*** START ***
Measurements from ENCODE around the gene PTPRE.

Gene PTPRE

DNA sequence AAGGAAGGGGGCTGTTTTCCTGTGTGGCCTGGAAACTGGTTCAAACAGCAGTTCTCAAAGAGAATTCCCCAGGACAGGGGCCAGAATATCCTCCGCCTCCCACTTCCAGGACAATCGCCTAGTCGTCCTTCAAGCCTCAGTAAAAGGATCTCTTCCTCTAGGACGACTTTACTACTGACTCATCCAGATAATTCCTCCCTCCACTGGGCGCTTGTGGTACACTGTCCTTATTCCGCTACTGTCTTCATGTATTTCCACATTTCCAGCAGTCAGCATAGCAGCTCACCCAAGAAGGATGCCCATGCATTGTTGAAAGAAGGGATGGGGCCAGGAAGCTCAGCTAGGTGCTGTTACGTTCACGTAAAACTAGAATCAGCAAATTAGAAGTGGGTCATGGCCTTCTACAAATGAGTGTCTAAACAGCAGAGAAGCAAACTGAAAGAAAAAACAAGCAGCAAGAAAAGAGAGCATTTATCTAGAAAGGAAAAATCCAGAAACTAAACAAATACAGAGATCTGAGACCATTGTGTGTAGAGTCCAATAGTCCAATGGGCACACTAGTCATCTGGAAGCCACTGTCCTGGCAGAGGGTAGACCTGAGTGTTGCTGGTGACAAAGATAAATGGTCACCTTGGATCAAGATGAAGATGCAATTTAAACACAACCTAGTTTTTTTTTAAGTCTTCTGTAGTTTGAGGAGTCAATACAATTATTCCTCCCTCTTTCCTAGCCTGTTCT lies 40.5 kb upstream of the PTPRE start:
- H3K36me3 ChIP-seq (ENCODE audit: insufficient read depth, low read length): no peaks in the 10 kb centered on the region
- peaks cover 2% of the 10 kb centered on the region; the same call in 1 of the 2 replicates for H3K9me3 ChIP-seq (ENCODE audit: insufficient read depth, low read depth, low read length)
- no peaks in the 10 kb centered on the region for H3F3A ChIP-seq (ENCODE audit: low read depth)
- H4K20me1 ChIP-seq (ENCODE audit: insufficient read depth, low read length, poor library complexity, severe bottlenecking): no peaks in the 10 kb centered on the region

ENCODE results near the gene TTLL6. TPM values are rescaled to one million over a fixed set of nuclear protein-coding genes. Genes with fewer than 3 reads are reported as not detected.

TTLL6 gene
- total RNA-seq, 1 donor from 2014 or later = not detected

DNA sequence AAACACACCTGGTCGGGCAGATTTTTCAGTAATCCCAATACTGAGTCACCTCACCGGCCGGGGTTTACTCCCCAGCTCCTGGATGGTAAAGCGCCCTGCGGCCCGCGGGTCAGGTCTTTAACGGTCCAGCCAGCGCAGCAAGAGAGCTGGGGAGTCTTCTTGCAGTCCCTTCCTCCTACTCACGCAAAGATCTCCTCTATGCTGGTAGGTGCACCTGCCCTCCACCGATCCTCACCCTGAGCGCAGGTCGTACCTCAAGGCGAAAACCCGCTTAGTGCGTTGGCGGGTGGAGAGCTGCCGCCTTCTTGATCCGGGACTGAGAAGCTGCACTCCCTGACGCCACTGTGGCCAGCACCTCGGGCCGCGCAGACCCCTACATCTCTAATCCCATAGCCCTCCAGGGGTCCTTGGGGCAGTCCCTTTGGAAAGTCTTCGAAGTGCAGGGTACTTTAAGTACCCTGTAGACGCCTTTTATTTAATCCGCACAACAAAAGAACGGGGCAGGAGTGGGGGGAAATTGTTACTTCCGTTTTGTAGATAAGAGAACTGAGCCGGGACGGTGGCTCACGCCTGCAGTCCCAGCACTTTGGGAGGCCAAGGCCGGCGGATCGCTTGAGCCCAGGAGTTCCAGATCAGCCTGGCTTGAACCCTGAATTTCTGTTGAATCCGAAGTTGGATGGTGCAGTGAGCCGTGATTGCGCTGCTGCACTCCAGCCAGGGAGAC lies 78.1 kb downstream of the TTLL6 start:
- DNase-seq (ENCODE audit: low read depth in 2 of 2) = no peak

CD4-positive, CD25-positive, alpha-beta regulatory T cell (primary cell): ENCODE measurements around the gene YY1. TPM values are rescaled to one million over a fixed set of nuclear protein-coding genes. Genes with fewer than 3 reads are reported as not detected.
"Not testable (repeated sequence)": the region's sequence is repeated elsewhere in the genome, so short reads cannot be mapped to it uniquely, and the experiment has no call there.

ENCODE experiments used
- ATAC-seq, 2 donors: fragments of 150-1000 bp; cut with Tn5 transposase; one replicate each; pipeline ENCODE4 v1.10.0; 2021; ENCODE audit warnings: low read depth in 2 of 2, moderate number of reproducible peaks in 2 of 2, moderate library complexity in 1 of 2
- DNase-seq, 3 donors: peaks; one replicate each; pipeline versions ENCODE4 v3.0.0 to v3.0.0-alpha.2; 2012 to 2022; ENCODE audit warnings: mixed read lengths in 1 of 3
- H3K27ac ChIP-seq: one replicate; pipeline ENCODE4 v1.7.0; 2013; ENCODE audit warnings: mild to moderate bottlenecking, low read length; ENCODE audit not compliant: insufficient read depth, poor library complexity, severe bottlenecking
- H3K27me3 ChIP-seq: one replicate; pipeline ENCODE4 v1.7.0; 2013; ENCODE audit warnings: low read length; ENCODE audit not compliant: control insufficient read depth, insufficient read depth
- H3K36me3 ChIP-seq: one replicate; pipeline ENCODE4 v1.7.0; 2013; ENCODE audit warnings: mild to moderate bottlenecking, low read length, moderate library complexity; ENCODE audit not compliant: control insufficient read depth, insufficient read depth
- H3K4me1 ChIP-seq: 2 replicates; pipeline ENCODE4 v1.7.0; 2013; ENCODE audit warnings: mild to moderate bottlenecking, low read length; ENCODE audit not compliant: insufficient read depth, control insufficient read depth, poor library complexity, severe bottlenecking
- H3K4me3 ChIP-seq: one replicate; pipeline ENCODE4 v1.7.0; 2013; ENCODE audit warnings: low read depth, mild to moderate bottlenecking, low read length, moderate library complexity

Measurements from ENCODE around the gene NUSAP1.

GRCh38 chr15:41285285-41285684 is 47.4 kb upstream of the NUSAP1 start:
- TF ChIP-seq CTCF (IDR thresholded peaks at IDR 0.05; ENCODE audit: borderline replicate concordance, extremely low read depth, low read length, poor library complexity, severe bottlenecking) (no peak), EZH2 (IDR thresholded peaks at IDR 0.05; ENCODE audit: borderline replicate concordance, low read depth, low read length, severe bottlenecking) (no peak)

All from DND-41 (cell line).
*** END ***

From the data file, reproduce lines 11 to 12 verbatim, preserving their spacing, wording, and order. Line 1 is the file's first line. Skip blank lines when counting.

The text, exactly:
DNA sequence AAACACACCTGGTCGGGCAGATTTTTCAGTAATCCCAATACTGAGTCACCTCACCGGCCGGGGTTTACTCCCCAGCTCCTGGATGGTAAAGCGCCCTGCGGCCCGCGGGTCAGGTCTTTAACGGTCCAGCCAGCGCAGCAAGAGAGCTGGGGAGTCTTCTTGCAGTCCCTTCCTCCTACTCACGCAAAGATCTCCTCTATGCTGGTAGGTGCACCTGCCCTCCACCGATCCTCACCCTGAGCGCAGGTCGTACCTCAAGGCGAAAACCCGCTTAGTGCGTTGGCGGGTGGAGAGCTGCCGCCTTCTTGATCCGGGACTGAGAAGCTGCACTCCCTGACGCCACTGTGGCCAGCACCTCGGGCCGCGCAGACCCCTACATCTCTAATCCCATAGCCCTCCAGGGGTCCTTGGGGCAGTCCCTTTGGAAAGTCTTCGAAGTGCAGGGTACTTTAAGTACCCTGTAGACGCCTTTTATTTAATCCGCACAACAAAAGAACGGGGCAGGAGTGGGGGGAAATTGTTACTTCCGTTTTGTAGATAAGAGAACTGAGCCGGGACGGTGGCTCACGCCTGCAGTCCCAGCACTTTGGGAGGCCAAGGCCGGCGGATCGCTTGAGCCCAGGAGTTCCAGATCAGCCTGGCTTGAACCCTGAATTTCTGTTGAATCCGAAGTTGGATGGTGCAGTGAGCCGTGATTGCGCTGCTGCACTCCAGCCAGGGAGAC lies 78.1 kb downstream of the TTLL6 start:
- DNase-seq (ENCODE audit: low read depth in 2 of 2) = no peak